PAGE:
Machado also had an incredibly decorated career in Baltimore, winning three Gold Gloves, finishing top five in MVP voting twice, and making it to four All-Star Games. Despite winning more Gold Gloves, taking home an MVP, and making many more All-Star Games, Robinson isn’t better than Machado across the board.

Robinson is a Hall of Famer and, to foreshadow, isn’t missing the cut on this roster. However, the better player needs to be the starter.

Ken Williams, LF

Williams played for the Orioles from 1918 until 1927, when they were the St. Louis Browns. During that time, he didn’t win a single award and never made an All-Star Game.

However, he had an incredibly productive career for the Browns. In a decade, he slashed .326/.403/.558 with a 141 wRC+. That 141 wRC+ ranks first among Orioles left fielders, as does his .435 wOBA and .558 slugging percentage.

He’s second to Boog Powell in fWAR, but his fWAR/150 was 5.2 to Powell’s 3.4––therefore giving him the edge.

Paul Blair, CF

Apart from being the franchise leader for center fielders in fWAR, Blair is the best defensive center fielder in team history regarding defensive value on FanGraphs (157.1). The next closest is Mike Devereaux (30.7).

Blair had an OK offensive career, posting a 101 wRC+ in 13 seasons, but his calling was definitely on the defensive side of the ball––taking home eight Gold Glove awards. He also made two All-Star Games and finished top 15 in MVP voting twice in 1969 and 1974.

Frank Robinson, RF

Another one that needs no real explanation. Robinson leads all Orioles right fielders in fWAR (33.4), wRC+ (168), wOBA (.415), slugging percentage (.543) and on-base percentage (.401).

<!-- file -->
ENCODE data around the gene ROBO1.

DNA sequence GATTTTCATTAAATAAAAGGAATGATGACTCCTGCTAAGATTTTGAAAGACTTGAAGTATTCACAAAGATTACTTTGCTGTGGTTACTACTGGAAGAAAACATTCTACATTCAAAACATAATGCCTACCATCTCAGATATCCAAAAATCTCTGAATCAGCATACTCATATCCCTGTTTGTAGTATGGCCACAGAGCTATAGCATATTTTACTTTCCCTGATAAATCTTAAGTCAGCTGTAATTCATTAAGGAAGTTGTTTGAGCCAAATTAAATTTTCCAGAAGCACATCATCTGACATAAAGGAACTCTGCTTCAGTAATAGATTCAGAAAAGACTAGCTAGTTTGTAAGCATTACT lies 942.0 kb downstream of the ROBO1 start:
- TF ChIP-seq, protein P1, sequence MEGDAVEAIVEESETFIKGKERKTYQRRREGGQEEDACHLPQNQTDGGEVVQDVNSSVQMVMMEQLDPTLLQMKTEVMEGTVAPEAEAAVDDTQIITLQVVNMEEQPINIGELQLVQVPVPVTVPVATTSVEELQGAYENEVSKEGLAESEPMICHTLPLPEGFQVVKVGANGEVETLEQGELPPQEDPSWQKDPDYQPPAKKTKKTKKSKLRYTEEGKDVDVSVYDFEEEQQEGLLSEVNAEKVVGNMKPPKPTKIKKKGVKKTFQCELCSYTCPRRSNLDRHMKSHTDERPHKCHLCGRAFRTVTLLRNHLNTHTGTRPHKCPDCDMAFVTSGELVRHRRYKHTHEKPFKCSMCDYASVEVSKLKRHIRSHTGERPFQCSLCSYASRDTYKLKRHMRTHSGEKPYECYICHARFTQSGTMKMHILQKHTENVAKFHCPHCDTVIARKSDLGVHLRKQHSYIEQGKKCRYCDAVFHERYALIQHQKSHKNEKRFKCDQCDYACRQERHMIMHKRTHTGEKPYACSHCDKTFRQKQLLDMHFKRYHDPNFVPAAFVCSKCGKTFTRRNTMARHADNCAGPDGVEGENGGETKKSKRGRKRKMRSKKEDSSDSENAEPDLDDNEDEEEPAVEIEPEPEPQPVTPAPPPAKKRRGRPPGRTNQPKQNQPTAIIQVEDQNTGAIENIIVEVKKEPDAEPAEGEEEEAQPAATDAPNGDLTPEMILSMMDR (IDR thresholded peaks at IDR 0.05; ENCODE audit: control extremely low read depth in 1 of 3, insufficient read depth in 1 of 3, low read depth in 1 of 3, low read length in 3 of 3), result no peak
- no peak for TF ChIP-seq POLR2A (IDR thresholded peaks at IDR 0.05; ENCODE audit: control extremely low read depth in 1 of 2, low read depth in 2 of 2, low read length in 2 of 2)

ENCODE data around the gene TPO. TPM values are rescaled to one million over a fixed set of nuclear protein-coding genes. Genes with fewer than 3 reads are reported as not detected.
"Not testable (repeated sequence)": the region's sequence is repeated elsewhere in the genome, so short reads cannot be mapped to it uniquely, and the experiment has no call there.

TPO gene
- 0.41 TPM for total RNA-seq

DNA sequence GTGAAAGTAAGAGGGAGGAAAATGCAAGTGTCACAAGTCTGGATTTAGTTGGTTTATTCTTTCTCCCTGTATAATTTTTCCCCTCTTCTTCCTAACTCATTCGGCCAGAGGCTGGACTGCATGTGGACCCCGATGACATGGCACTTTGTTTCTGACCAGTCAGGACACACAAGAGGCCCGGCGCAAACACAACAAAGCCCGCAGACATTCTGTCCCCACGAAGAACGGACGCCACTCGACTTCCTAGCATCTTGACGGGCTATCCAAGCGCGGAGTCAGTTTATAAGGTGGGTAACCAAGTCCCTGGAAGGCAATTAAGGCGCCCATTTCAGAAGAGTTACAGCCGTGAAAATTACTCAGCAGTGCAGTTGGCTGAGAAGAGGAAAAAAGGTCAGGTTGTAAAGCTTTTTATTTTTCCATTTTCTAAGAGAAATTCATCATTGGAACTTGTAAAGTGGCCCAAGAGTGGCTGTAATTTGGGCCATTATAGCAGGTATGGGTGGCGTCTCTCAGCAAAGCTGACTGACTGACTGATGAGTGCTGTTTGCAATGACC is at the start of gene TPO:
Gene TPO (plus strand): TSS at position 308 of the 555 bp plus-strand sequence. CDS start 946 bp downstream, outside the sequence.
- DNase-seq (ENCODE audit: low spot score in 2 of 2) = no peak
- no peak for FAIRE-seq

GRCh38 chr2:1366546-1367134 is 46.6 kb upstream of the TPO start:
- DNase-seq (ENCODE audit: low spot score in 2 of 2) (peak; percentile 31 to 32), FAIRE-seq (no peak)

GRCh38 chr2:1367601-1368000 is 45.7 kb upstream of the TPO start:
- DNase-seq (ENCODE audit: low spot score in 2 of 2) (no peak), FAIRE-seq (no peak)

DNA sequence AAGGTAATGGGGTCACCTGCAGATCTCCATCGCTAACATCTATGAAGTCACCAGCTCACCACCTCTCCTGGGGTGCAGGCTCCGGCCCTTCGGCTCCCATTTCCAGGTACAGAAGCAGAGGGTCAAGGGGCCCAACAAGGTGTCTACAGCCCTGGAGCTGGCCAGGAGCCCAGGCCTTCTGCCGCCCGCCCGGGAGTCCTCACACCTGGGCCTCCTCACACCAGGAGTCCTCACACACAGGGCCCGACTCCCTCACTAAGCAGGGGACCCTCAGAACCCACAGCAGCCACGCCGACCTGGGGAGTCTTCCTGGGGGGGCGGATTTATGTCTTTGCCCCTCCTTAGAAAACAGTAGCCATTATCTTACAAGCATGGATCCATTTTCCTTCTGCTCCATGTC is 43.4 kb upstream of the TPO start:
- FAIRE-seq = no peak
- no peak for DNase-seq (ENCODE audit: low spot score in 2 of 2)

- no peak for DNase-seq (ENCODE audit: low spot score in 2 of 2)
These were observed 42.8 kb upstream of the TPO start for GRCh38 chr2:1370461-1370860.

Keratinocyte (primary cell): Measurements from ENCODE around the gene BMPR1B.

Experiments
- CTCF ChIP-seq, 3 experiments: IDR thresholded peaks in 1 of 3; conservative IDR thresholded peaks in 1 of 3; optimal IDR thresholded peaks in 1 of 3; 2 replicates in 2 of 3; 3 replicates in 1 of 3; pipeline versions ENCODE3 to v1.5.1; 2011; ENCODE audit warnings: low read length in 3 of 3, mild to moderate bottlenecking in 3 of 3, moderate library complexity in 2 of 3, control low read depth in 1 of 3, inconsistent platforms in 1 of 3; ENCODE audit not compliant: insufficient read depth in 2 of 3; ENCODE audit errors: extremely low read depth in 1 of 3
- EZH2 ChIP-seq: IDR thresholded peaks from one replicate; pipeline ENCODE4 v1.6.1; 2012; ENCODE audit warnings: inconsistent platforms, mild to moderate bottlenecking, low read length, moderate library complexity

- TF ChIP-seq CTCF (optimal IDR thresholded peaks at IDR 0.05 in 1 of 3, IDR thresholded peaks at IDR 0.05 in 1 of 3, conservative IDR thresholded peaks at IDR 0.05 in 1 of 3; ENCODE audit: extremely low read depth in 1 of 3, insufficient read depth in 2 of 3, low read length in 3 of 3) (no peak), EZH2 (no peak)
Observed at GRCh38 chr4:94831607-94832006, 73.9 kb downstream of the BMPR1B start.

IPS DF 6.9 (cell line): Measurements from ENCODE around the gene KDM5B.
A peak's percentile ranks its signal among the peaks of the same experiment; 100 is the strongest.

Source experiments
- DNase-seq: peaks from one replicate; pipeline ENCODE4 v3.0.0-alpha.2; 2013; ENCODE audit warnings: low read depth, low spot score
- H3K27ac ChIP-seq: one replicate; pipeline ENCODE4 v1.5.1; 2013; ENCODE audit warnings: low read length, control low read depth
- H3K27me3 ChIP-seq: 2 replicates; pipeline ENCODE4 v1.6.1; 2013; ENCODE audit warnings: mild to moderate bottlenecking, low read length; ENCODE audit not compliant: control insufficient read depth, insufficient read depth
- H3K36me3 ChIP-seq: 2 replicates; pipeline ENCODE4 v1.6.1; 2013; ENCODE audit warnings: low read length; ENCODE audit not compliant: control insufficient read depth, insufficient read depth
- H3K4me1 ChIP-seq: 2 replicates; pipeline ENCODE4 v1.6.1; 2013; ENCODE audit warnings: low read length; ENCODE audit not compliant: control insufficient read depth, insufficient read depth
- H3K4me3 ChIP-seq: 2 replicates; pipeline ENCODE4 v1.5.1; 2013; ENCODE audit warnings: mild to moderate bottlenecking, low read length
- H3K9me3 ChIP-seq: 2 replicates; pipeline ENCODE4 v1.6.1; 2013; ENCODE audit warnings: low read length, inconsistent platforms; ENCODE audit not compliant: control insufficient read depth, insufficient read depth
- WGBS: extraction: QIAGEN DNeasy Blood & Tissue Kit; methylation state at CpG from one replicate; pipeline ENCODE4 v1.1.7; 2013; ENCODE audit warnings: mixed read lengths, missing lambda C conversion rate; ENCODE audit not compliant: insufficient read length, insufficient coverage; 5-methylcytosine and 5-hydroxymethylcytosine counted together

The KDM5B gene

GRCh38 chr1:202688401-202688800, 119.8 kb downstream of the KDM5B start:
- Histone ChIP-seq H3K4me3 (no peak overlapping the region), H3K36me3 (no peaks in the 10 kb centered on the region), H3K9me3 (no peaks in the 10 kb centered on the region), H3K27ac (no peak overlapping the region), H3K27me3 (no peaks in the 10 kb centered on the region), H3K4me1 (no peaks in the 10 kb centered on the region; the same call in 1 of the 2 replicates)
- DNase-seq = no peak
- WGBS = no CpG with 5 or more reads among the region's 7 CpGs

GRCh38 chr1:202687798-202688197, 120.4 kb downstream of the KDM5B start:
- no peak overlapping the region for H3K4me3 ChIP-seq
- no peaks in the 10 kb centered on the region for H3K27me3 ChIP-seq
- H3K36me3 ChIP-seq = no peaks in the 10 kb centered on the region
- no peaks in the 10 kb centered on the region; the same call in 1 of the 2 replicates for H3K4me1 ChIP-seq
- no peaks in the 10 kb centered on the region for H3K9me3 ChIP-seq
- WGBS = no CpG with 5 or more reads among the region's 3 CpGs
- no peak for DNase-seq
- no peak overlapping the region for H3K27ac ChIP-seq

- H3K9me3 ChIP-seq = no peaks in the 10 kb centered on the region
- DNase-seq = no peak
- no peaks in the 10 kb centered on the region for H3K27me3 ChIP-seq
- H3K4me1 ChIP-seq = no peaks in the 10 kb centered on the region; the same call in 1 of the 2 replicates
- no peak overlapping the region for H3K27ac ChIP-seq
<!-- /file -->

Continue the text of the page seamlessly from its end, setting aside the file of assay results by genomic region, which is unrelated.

Couple his fWAR lead with him being closer to 20th in games played at the position than first, and there’s no real question who is deserving of that status.

Being a six-win ballplayer per 150 games over six seasons is great, then you add in his MVP and five All-Star selections and there’s even less of a debate.

Chris Davis, DH

What happened to Davis post-2016 is incredibly tragic. However, from 2012 to 2016, he was in a league of his own offensively.

In 3,095 plate appearances during that stretch, the slugger slashed .249/.340/.518 with a 131 wRC+. While 2017 to 2020 were forgettable at the least, Davis had perhaps one of the best peaks of the 2010s.

During that five-year period from 2012 to 2016, he led all of baseball in home runs (197) and was ninth in hard-hit rate (38.9 percent).

Coming up with the pitchers was much more difficult to weigh. When there’s a lot of roster turnover in the rotation, it’s hard to balance volume with short-term production.

However, who did make the cut as the Orioles’ best pitchers of all time?


Jim Palmer, RHP

In a group full of decisions, this one was the easiest to make. From 1969 to 1982, Palmer won 240 games, logged 203 complete games, pitched over 3,500 innings, and had an ERA+ of 131.

He also won three Cy Young Awards, three World Series titles and was a part of the 1971 Orioles rotation that had four 20-game winners.

He is the franchise leader in fWAR for starting pitchers, first in strikeouts (2,124), and is fourth in ERA (min, 1,500 innings). About as big a no-brainer as you can get from an all-time starting pitcher.

Mike Mussina, RHP

Mussina spent the first 10 seasons of an 18-year career with the Orioles, tallying 147 wins in the process. Though his career will be remembered mostly for what happened in the Bronx, Mussina still had a dominant career in Baltimore.

In 288 appearances, the right-hander posted a FIP of 3.63, an ERA of 3.53, and had 1,532 strikeouts in over 2,000 innings.

Mussina also made five All-Star teams and won four Gold Gloves in his Orioles career, while finishing in the top five in Cy Young voting five times as well. Mussina is right up there with Palmer, Ripken, Murray, and Frank Robinson in terms of the biggest no-brainer, slam dunk members of this roster.